I went snorkelling for the first time in Malaysia, off one of the southern islands, Sibu. I’m not a strong swimmer, so the thought of going out of my depth made me nervous, but the addition of a lifejacket dispelled this fear. The risk of sinking diminished, i was able to duck my head under the water for the first time and discovered a whole new world: a world of colour, movement and beauty, hidden from sight by the surface of the sea. After ten seconds, both Cath and i stuck our heads up above the water, both wide eyed, tripping over ourselves to express our amazement at what we’d seen.I’ve lived my life by the sea: from early days building sandcastles and digging ditches, i’ve graduated to kayaking and sailing relentlessly, but all the time on the surface (if you ignore the ignominious dips into the soup after ill advised turns). It was only this trip, with lifejacket, mask and snorkel that the window on a whole new world opened up for me.
Perspective is a funny thing: we think we know something, then our eyes are opened and we realise we were missing a huge part of the picture. This initial disturbance is a key part of learning (as are the performance support and exploration tools that enable us to change our perspective). We have to disturb our current view before we can take on a new one.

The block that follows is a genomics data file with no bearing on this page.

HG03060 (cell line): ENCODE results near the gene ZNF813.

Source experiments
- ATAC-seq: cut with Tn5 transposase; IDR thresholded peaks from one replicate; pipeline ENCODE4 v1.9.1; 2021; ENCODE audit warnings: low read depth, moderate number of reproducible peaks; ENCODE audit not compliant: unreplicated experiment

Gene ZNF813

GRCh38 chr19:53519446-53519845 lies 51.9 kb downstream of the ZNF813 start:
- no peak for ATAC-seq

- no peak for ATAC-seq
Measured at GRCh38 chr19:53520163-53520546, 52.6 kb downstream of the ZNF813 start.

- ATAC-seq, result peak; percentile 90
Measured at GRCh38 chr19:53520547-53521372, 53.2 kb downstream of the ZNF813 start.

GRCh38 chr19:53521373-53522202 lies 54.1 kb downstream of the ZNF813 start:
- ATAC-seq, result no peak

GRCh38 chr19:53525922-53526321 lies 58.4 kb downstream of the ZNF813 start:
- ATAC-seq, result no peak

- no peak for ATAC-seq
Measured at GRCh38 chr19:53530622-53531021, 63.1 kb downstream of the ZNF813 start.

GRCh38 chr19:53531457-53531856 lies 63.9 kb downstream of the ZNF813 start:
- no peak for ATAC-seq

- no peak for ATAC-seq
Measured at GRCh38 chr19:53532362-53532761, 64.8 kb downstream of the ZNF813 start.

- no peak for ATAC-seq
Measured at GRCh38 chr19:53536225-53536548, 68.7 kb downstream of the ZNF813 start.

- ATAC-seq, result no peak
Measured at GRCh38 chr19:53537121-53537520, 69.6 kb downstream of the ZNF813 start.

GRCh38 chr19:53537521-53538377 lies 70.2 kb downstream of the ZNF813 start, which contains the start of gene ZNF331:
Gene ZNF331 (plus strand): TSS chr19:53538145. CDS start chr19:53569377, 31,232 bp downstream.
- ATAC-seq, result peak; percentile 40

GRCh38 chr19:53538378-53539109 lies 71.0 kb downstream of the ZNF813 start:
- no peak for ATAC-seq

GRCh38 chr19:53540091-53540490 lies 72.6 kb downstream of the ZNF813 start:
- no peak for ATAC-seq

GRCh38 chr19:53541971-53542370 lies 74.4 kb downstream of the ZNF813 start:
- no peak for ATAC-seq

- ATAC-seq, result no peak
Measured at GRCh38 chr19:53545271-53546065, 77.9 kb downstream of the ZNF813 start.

Sometimes this disturbance is planned, sometimes accidental, indeed, unravelling ‘how we come to learn‘ was one of the themes i explored at the conference. Sometimes planned, sometimes needs driven, sometimes through curiosity, sometimes by accident, it takes disturbance to start the process, disturbance either externally (planned and need) or internal (curiosity).
I’d never have discovered this new underwater world without the support, literally, of a life jacket. I would never have had the confidence to jump, but it’s only by jumping that we learn. Maybe sometimes we should focus less on the end results of learning, more on supporting the process.
Helping people to jump in safety, creating the right type of disturbance, and celebrating when we find the riches that lie beyond. That’s got to be a great approach to take.